Frugal Living 

How to Live Like a Broke College Student

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Empty WalletRemember the good ol’ days of ramen noodles and $5 cases of beer? Or how about those midnight cramming sessions where the only things you cared about was acing a test and that gallon of coffee next to you?

Most of us have moved on from those glory days (well, except for that gallon of coffee still next to us), but if there was one thing I learned from it all it was was this: I survived! And not only that, but I did it with a budget 1/10th of what it is today.

How is that possible?

Well, I was forced to. The Bank of Mom & Dad had done their part in helping out, but It was up to me to make ends meet and make sure I graduate on time. That meant long hours working at the dining hall, and even longer nights studying. It also meant not rolling with my friends (aka the Jones’) and hitting up Cancun every Spring Break 😉

How We Did It

Why am I not living like a broke college student anymore? Life happened, that’s what. A 40 hour work week, a pad closer to the city, and a new car payment happened. And don’t forget about that social life! A freshly degree’d bachelor can’t give up on all the fun, right? Right. It just took me a few years to realize there are better ways to live our lives than spending all our extra money.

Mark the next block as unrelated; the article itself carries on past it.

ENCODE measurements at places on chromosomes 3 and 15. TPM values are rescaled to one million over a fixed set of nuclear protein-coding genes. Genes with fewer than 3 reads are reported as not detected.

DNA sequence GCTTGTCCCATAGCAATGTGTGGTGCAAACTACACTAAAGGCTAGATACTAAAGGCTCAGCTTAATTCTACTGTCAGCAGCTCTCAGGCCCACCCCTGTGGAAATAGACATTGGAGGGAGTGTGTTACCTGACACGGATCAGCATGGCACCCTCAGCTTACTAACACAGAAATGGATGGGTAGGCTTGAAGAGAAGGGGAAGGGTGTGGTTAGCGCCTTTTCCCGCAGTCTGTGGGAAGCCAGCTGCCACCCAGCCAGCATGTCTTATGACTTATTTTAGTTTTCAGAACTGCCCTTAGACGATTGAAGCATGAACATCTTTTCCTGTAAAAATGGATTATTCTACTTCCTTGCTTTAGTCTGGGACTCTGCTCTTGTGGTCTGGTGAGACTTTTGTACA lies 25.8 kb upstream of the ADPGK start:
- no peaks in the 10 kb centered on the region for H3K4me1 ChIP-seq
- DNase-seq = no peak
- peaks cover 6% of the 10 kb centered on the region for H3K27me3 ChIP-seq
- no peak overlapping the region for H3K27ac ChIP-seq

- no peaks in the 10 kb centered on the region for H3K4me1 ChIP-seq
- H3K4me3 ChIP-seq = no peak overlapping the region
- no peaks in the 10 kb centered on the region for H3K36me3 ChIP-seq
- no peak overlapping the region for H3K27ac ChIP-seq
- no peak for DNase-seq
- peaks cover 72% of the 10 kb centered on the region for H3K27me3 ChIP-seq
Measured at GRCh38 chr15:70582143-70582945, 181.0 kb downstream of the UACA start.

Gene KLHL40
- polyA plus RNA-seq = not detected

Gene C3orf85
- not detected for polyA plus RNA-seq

Those raises and bonuses we get? They don’t have to go right out the window. We call that giving into “lifestyle inflation.” Lifestyle inflation jumps up and bites you in the buttocks every time!

Truth be told though, we can still get back to the glory days of spending less money and it doesn’t mean more instant noodles or macaroni & cheese. Unless, of course, you like that stuff (after all it IS pretty cheap!)